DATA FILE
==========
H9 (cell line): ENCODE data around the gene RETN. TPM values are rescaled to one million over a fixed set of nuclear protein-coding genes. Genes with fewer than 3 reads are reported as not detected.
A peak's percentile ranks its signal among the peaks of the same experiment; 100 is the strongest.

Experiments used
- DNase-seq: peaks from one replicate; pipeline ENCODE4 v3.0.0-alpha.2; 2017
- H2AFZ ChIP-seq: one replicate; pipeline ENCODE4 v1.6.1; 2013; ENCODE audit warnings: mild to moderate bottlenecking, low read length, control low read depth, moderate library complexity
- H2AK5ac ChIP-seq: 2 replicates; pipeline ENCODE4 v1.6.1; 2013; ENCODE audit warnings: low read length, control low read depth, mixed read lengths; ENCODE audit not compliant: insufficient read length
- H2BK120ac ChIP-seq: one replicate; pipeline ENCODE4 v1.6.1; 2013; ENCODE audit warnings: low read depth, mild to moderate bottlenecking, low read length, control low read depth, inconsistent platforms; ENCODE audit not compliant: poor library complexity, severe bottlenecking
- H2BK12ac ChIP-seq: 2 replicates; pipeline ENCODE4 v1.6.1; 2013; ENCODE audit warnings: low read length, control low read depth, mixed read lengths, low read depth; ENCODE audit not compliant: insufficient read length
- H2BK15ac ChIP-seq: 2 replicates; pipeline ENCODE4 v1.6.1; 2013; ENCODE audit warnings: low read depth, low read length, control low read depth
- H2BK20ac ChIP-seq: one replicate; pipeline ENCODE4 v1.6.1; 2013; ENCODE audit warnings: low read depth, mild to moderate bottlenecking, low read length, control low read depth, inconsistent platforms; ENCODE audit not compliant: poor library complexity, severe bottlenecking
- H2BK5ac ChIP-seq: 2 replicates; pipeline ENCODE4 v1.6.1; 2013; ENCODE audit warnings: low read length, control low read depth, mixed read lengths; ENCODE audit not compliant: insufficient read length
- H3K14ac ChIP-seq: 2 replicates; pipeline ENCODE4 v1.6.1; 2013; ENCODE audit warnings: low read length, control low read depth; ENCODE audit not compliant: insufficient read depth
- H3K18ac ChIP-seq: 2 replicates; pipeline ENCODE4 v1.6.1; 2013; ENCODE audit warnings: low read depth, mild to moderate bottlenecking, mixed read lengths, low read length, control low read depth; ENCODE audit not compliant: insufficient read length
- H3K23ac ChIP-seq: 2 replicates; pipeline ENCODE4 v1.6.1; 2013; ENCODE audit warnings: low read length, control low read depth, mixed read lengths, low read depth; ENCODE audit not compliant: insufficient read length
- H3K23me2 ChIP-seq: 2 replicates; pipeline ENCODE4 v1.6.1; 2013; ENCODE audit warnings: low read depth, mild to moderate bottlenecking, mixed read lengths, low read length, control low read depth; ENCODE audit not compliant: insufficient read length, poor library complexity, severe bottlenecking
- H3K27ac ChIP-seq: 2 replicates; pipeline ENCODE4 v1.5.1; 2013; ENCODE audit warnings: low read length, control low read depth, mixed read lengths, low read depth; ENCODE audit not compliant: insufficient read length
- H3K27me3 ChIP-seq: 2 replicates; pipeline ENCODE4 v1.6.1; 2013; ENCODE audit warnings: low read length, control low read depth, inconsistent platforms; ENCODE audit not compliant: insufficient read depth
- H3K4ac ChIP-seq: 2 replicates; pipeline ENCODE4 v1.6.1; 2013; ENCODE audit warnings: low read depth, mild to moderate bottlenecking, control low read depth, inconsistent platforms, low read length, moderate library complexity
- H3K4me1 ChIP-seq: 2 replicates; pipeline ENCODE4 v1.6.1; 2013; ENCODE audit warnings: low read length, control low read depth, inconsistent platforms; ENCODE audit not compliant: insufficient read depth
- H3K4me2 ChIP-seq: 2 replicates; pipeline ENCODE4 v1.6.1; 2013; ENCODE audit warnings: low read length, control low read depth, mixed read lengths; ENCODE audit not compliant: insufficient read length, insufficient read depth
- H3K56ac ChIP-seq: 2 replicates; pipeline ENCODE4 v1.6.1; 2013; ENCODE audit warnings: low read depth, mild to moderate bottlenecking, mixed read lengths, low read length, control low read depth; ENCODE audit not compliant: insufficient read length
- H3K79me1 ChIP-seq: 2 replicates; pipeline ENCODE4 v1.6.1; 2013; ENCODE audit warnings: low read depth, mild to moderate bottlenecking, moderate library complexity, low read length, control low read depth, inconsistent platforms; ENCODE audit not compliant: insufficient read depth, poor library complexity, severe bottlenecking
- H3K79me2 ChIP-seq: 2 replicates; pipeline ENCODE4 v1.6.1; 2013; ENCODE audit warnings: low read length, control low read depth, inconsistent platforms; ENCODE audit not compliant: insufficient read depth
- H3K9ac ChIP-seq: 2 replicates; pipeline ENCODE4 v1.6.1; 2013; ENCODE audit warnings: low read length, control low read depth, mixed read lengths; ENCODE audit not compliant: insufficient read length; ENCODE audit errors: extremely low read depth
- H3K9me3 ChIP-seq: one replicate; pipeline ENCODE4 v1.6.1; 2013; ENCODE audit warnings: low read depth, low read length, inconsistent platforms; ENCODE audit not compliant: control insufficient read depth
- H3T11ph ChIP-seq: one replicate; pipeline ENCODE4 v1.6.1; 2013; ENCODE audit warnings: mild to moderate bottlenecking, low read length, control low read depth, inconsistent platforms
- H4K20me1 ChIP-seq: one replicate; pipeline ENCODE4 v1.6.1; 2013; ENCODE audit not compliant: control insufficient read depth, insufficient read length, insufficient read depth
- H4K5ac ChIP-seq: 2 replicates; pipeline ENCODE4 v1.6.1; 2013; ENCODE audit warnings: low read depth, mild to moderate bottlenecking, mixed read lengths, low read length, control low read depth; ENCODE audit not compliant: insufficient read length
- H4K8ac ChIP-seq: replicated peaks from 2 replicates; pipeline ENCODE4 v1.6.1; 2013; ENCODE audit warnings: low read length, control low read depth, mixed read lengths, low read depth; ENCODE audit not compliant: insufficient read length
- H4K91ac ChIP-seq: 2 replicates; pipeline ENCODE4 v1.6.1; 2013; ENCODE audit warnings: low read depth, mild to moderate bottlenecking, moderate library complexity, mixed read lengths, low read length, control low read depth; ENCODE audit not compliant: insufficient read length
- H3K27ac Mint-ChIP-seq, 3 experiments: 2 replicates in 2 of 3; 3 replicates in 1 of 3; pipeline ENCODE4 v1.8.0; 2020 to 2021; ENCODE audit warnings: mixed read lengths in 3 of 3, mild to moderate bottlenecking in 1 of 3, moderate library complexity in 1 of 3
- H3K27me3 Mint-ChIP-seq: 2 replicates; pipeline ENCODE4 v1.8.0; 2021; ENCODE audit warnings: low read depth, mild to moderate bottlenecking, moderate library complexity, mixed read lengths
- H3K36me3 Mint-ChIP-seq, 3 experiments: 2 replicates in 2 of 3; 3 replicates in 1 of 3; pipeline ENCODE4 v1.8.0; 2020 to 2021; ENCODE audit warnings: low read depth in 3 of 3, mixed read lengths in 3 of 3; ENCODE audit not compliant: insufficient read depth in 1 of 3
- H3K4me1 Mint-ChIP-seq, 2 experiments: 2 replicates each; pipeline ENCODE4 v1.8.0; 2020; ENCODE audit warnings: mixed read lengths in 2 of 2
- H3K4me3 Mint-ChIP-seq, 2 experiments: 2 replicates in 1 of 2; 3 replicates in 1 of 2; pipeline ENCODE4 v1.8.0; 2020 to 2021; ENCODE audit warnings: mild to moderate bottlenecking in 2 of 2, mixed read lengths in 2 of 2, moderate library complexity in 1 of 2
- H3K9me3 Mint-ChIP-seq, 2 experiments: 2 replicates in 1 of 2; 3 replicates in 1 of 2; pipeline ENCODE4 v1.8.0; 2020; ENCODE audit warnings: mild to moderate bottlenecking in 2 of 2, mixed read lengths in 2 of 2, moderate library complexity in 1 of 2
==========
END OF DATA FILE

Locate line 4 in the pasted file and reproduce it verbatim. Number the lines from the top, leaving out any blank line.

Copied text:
- DNase-seq: peaks from one replicate; pipeline ENCODE4 v3.0.0-alpha.2; 2017